Bid to capture giant eagle owl living in village put forward
- Credit: Tony Bushkes
An eagle owl at large in a Norfolk village may be better off returned to captivity, according to an owl sanctuary which has met the bird before.
The Eurasian eagle owl has been at large in Ormesby St Margaret for some weeks, delighting walkers and residents who have enjoyed spotting the magnificent bird as it roosts in treetops during the day.
However, it has now emerged the bird was on the loose in Great Yarmouth's busy King Street last summer and that an attempt was made to catch it then, before it moved north to Ormesby.
Louise Thorpe, founder of Fritton Owl Sanctuary, said she believed it was the same individual.
She said it had been spotted by scaffolders in a derelict building, but had taken flight and rescuers were not able to find it again.
Mrs Thorpe said she was aware of the sightings in Ormesby and had been sent footage.
No-one had so far been able to get close enough to see if it was ringed.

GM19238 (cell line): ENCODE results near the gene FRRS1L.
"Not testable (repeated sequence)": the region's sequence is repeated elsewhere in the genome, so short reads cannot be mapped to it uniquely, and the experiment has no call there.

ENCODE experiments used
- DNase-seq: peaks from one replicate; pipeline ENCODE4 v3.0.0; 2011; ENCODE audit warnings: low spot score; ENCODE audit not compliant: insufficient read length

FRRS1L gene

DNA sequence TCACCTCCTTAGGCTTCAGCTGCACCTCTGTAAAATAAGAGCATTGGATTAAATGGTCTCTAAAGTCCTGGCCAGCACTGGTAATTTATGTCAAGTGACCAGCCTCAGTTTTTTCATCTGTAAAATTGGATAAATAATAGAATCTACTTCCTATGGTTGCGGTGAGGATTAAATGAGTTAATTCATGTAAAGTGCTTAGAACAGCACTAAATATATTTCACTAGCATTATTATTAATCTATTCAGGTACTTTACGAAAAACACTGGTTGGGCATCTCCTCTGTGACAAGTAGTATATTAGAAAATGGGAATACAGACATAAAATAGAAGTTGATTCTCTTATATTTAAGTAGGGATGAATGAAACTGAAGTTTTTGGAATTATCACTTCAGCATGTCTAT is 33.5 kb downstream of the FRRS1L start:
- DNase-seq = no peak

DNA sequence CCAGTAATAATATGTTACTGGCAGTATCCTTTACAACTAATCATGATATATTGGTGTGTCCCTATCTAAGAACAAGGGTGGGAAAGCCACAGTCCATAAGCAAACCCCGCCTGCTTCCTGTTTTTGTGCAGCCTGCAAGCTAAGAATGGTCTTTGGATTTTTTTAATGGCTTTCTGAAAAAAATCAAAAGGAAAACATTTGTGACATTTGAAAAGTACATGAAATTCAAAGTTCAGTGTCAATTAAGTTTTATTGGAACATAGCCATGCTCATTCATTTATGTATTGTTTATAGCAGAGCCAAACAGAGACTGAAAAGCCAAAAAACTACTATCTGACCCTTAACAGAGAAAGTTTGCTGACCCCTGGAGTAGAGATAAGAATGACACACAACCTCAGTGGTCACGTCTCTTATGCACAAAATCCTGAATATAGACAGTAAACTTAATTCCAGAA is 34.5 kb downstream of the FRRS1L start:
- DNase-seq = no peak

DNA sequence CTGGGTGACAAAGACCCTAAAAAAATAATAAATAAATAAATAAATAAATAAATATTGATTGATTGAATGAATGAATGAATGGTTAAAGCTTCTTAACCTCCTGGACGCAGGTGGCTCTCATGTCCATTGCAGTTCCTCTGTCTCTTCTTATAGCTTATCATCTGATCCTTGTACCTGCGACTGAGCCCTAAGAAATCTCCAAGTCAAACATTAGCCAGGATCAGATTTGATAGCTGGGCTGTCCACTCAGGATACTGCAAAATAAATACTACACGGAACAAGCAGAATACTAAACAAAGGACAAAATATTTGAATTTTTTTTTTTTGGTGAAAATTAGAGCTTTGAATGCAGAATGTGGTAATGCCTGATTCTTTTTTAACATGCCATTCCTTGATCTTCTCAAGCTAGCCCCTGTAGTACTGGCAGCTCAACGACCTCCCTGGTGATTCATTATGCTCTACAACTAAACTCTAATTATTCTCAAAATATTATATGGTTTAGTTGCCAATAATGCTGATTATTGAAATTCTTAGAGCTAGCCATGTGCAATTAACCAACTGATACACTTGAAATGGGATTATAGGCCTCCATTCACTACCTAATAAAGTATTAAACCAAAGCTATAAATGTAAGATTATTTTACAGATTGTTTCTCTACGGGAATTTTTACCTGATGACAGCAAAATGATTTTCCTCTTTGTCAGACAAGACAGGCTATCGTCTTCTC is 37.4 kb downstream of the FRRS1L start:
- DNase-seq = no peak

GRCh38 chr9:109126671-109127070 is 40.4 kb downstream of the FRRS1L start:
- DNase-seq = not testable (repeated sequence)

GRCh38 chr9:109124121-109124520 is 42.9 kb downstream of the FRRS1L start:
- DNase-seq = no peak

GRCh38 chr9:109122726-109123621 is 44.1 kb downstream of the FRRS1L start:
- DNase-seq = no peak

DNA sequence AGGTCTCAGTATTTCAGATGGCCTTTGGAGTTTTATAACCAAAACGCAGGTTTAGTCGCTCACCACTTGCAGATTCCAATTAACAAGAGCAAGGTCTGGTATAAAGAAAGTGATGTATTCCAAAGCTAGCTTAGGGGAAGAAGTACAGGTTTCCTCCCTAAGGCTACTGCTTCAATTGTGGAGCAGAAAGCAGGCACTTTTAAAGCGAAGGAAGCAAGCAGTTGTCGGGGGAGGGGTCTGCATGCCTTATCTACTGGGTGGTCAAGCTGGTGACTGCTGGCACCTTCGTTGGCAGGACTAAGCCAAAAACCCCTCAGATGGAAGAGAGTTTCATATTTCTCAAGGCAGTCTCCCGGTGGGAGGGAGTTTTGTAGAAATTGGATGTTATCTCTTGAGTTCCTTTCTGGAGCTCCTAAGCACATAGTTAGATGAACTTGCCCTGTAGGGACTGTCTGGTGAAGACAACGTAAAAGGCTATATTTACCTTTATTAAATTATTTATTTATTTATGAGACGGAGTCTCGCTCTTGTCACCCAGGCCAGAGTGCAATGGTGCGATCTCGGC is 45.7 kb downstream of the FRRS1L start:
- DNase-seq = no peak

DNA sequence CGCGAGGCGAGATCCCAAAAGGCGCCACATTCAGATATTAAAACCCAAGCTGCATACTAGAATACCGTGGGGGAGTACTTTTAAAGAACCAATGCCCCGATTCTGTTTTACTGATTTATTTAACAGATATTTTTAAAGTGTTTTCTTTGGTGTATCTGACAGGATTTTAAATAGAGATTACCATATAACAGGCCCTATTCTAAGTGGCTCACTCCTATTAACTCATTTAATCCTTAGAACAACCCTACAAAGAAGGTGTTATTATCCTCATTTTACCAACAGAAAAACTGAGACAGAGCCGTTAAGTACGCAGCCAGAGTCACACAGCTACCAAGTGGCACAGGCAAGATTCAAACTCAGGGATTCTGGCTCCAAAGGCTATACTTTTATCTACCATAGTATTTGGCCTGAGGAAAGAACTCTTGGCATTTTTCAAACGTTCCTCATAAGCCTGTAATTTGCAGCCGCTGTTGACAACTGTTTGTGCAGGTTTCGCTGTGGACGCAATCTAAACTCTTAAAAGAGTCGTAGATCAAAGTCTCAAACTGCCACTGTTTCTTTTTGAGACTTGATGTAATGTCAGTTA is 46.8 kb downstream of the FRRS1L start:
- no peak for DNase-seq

She said one man had been putting dead chicks out for it, but worryingly it didn't seem to know how to rip its prey apart and was probably "just getting by".
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There were also reports of it bothering doves.
She said if remained in the wild it could starve.
"We were called out to what we were told was a tawny owl in King Street in Yarmouth in the summer. I took some food for it and it literally swooped down and flew off and we couldn't find it again," she said.
"Then a couple of people in Ormesby told us about it and I do believe it is the same one.
"The problem is if it has been out for some time it has got used to being out there. What concerns me is how it is getting food.
"It has probably escaped but we have had experience where people have got fed up with them and just released them, although it is awful to think.
"They do not do well if they have never been able to fend for themselves. We definitely want a good outcome for it."
She said the next step would be to contact a bird control expert to capture it.
Meanwhile in Ormesby the bird is generally spotted every few days with locals tagging it "a bit of a celebrity."